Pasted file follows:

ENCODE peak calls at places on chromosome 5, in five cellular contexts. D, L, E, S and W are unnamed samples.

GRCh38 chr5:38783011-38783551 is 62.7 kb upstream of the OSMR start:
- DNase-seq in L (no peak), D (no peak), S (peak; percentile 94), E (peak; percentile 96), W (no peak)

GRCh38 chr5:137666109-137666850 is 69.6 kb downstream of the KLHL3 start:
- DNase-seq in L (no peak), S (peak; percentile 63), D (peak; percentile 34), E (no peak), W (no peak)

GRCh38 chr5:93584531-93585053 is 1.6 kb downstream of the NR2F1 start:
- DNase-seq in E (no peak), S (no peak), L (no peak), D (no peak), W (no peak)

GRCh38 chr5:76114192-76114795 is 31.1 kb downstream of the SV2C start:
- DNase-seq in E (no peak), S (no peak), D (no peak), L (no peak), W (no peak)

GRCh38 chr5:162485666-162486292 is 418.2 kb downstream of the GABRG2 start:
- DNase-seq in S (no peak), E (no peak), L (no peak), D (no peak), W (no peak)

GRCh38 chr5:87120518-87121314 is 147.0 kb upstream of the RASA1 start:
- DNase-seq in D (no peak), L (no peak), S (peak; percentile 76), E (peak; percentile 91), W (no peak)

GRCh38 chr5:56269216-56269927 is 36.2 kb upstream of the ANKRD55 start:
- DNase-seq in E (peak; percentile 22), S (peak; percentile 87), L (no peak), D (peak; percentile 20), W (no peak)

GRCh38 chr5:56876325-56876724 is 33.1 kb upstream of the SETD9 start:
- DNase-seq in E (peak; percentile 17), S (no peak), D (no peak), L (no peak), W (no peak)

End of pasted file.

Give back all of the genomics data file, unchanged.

ENCODE peak calls at places on chromosome 5, in five cellular contexts. D, L, E, S and W are unnamed samples.

GRCh38 chr5:38783011-38783551 is 62.7 kb upstream of the OSMR start:
- DNase-seq in L (no peak), D (no peak), S (peak; percentile 94), E (peak; percentile 96), W (no peak)

GRCh38 chr5:137666109-137666850 is 69.6 kb downstream of the KLHL3 start:
- DNase-seq in L (no peak), S (peak; percentile 63), D (peak; percentile 34), E (no peak), W (no peak)

GRCh38 chr5:93584531-93585053 is 1.6 kb downstream of the NR2F1 start:
- DNase-seq in E (no peak), S (no peak), L (no peak), D (no peak), W (no peak)

GRCh38 chr5:76114192-76114795 is 31.1 kb downstream of the SV2C start:
- DNase-seq in E (no peak), S (no peak), D (no peak), L (no peak), W (no peak)

GRCh38 chr5:162485666-162486292 is 418.2 kb downstream of the GABRG2 start:
- DNase-seq in S (no peak), E (no peak), L (no peak), D (no peak), W (no peak)

GRCh38 chr5:87120518-87121314 is 147.0 kb upstream of the RASA1 start:
- DNase-seq in D (no peak), L (no peak), S (peak; percentile 76), E (peak; percentile 91), W (no peak)

GRCh38 chr5:56269216-56269927 is 36.2 kb upstream of the ANKRD55 start:
- DNase-seq in E (peak; percentile 22), S (peak; percentile 87), L (no peak), D (peak; percentile 20), W (no peak)

GRCh38 chr5:56876325-56876724 is 33.1 kb upstream of the SETD9 start:
- DNase-seq in E (peak; percentile 17), S (no peak), D (no peak), L (no peak), W (no peak)